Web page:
Dr Mike Ajieh describes how the ACTUATE power-from-waste plant at University of Benin is translating RECIRCULATE research into real benefits for energy supply, the environment and student experience.
The world is faced with huge challenge of municipal solid waste management. This is due mainly to the sheer volume of waste generated by the continuous increase in population, economic development and urban spread. If we take Nigeria as an example, then according to World Bank in 2016, the country’s population has grown from 196 million in 2018 to 206 million in 2020. That’s a national growth rate of 3.2% per annum. Nigeria’s GDP is also growing: from USD376 billion in 2017 to 443 billion in 2021. It is widely accepted that population and economic growth are the major indices for measuring increased consumption of resources and, consequently, the rate of increase in waste generation. As a result, municipal waste management in Nigerian cities faces a huge challenge of implementing and maintaining a sound waste-management pathway.
As an environmental and energy professional, the technical challenges- and opportunities- of developing sound municipal waste management systems for Nigeria have always fascinated me. That includes using anaerobic digestion (AD) to convert waste to energy and the safe re-use of the AD by-products as a resource-biofertilizer for food production. I have always seen AD as a top priority, and as member of RECIRCULATE/ACTUATE research team, I have been excited to draw from the professional experiences of other team members. My colleagues bring their experience from across engineering, science and social science, which makes working together not just exciting but informative and fulfilling. This holistic approach leads to adopting a waste management strategy based on three broad concerns: a) undisposed or open dumping of waste in the environment and effects on human health, b) energy recovery from waste through biogas generation and c) safe deployment of digestate for soil enhancement for food production.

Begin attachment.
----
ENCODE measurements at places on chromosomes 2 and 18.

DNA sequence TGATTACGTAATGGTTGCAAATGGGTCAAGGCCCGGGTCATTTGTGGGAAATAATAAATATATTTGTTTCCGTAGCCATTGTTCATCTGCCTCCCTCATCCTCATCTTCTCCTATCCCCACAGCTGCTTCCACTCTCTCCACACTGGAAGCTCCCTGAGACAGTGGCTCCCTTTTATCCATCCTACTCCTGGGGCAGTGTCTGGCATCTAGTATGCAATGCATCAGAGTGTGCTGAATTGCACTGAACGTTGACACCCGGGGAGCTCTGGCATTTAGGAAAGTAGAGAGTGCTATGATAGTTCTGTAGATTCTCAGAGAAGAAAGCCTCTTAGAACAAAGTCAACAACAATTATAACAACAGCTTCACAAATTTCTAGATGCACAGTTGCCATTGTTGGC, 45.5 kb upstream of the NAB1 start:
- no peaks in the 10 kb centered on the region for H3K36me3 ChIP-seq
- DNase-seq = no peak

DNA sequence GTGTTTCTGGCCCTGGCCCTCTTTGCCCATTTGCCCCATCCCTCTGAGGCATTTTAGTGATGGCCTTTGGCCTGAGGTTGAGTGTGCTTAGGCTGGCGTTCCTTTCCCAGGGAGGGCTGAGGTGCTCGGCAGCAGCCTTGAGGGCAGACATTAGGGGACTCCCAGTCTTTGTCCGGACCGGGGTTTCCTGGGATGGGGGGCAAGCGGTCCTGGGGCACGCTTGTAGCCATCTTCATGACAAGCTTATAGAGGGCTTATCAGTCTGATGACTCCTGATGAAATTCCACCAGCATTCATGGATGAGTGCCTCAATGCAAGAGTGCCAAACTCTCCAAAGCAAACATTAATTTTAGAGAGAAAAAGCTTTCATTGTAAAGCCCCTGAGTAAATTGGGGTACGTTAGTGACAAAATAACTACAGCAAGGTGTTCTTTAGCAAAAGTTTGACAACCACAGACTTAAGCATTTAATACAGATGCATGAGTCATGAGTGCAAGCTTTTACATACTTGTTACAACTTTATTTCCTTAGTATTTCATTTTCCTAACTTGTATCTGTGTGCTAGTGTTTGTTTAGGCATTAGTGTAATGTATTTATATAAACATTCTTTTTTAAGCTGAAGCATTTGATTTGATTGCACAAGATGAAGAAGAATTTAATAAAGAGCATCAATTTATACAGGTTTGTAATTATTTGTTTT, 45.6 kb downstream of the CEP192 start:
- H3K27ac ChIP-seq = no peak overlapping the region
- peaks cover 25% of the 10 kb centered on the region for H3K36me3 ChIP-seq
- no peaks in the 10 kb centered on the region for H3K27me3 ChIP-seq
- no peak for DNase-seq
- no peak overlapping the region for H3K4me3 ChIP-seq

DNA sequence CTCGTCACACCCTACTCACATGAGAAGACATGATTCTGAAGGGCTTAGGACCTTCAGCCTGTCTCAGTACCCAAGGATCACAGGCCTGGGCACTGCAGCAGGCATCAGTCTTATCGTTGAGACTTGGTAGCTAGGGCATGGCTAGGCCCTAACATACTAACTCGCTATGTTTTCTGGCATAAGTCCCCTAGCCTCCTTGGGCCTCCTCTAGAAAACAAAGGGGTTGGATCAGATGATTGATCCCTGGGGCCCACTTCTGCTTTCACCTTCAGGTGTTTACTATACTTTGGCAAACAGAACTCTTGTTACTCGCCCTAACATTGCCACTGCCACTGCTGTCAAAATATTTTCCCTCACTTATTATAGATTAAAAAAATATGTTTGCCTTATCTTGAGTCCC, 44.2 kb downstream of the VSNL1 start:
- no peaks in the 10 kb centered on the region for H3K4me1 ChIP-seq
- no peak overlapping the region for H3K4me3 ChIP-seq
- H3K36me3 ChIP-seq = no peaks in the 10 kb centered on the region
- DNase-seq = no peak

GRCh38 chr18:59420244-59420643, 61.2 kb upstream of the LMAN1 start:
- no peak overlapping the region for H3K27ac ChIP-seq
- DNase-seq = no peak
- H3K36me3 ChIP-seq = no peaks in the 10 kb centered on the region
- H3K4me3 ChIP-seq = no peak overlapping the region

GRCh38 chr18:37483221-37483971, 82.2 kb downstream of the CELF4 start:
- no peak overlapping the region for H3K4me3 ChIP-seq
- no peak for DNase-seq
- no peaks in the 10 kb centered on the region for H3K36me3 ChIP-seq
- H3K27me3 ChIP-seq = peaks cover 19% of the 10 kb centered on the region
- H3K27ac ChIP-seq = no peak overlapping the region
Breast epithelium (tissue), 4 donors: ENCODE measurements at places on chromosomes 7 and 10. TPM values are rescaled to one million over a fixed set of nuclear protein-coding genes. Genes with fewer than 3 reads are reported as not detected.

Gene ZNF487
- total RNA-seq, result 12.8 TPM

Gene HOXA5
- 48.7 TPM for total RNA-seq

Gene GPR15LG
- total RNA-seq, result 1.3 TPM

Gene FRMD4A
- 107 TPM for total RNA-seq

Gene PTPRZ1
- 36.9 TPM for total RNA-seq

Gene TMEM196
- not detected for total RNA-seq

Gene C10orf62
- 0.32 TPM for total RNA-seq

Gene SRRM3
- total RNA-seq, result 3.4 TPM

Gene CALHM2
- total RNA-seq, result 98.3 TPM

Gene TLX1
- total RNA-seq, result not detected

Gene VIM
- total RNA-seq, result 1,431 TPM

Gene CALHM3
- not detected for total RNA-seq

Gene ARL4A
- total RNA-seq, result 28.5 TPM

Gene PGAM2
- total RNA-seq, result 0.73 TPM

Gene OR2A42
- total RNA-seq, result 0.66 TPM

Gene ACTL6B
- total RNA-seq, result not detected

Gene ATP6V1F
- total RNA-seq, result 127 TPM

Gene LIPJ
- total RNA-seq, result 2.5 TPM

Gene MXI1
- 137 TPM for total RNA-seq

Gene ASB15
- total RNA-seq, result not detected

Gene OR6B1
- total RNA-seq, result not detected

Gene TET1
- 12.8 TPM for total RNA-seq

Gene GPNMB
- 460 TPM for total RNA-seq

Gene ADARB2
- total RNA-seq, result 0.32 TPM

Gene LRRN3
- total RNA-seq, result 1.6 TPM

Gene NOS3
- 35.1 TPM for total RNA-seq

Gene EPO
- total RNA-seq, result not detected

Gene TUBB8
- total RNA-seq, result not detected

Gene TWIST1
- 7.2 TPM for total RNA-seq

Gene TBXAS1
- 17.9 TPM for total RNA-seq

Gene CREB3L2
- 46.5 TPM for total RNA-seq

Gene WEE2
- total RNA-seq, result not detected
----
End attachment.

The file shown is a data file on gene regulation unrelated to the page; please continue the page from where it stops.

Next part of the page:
For me the most important step in addressing those inter-connected concerns has been the design and development of a demonstration AD plant at the University of Benin (UniBEN) through the ACTUATE project. The UniBEN demonstrator contributes to the objectives of ACTUATE which are “Accelerating the adoption of circular sanitation demonstration systems for improved health outcomes”. The demonstrator collects waste from a number of sources at UniBEN- the staff school, the demonstration secondary school, and the senior staff quarters. These wastes are sorted to recover non-biodegradable waste. The biodegradable waste then goes to the AD plant where it is co-digested with cattle rumen waste collected from the local abattoir. We expect that each run of the demonstrator will remove 7500 kg of bio-waste from the University environment and convert it to biogas. We are planning for four runs a year, so that adds-up to 30,000kg of waste processed each year. That waste would otherwise have been sent to an open dumpsite or just dumped indiscriminately in to the environment, with additional consequences of blocking water channels and harboring disease vectors. The biogas produced by the demonstrator will be used for sustainable power generation, a first for Benin City. UniBEN researchers will also study the material left at the end of digestion- digestate- for pathogen reduction and suitability for use as an agricultural fertilizer for food production. In other words, the entire project is looking to drive the achievement of multiple Sustainable Development Goals (SDGs), including SDG1 (No poverty), SDG3 (Good health and well-being), SDG11 (Sustainable Cities and Communities) and SDG13 (Climate Action).